Americans are not happy about the job that Congress is doing, and with very good reason. According to the results of a Gallup Poll completed last week, only 14 percent of the American people have a lot of confidence in Congress.
That's the lowest Congressional rating since Gallup started measuring confidence in American institutions in May of 1973. Even then, at the height of the Watergate scandal, Congress scored a 42 percent confidence rating. And now, Congress is rated as the worst of all 16 American institutions measured.
The results are hardly surprising when you look at how little the House and Senate actually work, their minimal accomplishments and their generosity to themselves and their families. They have not been able to pass important legislation on minimum wage, immigration reform, or anything else of importance. Instead, they spend their time raising money for themselves, bickering and passing bills to change the names of courthouses and post offices, commending winning sports teams, and suggesting that the flag be flown on Father's Day. These are their weighty concerns.
Congress Will Be Out of Session for More than 16 Weeks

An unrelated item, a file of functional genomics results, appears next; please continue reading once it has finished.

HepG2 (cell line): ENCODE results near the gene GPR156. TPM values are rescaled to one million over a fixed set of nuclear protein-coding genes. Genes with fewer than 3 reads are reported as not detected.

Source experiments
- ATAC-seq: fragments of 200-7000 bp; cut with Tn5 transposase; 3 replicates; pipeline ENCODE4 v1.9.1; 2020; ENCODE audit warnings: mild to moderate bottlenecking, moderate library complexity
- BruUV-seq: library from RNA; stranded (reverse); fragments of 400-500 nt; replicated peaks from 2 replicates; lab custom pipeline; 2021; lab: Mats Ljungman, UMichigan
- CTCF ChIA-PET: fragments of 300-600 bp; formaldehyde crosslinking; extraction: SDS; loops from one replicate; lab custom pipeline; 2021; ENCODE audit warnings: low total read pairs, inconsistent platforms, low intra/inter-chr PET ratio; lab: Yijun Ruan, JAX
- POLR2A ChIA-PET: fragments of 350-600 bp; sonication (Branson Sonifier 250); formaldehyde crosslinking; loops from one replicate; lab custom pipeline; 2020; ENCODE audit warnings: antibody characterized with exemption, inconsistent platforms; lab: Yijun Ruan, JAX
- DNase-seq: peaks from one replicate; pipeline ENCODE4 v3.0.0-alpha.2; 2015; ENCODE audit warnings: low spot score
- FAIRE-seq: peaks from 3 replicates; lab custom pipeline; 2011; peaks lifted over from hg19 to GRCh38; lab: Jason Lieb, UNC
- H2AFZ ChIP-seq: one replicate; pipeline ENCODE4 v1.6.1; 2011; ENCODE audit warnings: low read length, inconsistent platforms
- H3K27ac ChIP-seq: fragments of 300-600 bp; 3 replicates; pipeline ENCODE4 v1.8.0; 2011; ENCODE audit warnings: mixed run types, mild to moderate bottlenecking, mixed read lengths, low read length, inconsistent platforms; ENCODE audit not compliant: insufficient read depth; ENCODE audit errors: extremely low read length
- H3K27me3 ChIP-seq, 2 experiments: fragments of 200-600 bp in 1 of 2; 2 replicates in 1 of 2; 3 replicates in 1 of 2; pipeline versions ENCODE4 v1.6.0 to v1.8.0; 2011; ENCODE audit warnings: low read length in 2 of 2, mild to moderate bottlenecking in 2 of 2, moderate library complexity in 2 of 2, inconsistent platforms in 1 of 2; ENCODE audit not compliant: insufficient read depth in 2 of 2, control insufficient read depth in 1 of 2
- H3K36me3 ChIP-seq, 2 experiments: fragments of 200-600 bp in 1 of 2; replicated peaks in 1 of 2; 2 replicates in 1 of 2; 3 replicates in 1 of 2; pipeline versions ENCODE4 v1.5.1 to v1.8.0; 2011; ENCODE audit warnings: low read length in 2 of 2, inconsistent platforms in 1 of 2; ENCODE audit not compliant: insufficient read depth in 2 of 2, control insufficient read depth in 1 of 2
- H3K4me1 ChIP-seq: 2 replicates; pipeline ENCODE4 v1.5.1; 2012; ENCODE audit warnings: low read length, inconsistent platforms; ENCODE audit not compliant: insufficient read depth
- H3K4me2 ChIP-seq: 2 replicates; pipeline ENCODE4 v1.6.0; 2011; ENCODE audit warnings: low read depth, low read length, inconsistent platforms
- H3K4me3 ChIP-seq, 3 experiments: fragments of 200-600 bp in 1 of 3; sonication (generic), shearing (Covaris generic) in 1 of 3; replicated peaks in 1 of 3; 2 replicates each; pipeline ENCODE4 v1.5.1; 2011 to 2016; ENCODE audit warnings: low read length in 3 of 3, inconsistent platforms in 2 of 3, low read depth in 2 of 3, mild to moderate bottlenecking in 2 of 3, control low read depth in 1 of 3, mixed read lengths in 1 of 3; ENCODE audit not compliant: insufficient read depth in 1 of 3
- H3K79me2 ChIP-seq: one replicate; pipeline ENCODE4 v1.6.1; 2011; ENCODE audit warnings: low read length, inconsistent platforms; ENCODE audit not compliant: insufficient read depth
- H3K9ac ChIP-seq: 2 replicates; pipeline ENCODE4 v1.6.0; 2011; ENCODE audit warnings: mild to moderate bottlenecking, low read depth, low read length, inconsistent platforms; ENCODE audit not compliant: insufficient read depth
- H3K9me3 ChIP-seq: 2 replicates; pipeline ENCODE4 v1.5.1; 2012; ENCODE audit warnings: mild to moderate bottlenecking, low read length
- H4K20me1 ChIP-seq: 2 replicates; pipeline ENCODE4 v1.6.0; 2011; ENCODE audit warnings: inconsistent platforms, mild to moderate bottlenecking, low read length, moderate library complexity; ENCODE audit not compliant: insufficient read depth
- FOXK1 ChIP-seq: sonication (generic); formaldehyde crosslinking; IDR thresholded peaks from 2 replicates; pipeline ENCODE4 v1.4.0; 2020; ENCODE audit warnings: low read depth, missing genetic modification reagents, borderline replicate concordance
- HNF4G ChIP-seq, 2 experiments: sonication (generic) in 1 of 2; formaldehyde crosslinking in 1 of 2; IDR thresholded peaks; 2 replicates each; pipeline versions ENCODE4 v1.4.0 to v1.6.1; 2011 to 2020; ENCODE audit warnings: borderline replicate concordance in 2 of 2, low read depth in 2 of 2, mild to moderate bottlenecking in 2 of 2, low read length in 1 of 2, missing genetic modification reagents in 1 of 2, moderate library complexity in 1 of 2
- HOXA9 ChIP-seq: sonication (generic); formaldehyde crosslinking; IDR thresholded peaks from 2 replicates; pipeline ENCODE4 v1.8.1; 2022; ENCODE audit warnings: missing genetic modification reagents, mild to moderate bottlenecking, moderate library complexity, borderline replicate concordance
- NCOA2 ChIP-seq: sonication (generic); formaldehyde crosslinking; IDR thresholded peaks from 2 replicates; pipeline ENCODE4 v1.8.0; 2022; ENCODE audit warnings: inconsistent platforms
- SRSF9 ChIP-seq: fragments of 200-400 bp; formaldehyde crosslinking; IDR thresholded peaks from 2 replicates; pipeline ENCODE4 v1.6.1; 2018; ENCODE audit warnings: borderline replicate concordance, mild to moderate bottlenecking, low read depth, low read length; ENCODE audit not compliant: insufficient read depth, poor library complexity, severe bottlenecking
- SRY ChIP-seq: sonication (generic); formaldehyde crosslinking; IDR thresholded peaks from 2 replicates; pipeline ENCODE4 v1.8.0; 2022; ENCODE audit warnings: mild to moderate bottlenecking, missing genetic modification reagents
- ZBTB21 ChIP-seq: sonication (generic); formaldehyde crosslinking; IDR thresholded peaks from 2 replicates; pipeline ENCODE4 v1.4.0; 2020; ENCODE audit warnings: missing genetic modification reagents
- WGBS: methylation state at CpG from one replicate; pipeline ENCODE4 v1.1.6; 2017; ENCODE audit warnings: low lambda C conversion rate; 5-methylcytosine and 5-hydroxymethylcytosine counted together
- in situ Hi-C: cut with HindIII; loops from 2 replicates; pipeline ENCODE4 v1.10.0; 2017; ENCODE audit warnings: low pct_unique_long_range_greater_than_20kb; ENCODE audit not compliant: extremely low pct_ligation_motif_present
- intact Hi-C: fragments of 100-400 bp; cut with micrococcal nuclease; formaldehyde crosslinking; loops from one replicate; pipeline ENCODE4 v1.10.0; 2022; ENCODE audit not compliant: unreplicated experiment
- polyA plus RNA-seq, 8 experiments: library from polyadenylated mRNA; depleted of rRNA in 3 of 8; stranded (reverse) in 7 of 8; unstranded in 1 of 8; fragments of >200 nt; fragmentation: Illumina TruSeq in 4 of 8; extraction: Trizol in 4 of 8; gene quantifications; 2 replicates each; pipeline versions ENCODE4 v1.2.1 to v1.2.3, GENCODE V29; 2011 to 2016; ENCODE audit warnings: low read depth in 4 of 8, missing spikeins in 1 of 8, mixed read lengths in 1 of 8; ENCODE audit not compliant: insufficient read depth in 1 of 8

In our new book, Outrage, we document the awful truth about the "Do-Nothing Congress." The fact is that they are paid at least $165,500 a year, and they hardly show up at all. In 2006, for example, Congress was only in session for 103 days, slightly more than two days a week on average. Nice work, if you can find it.
When Harry Truman criticized the "Do-Nothing Congress" in 1948, the House was in session for only 108 days!
In the current Congress, despite Speaker Pelosi's loud promise of a five-day workweek, the House schedule is laughable. The first clue that members wouldn't be working harder was when House Majority Leader Steny Hoyer (D-MD) announced that the House would take a day off during the first week in session. Why? Was there a national emergency? Maybe a catastrophic storm? Not at all. It was because of the championship college football game between Oklahoma State and Florida State. Obviously oblivious to the criticisms of Congressional laziness, Hoyer explained that the work of the Congress would be suspended so that everyone could watch a football game.
How many American workers are given a day off to watch a football game?
A close look at the schedule of the House is shocking. Congress will be out of Washington for more than 16 weeks. And when they are technically in session, they don't do much. Take the month of February, for example: the House was only in session for nine days — and on three of those days, the sessions lasted less than 20 minutes, while a fourth lasted for 39 minutes. Their designated “President's Day District Work Period” is a ridiculously transparent euphemism for a vacation week — sometimes involving free travel. Right after the so-called travel "reforms" were passed, 66 members of the House traveled during February at the expense of private organizations (legal under the new rules), many of them to exotic vacation spots.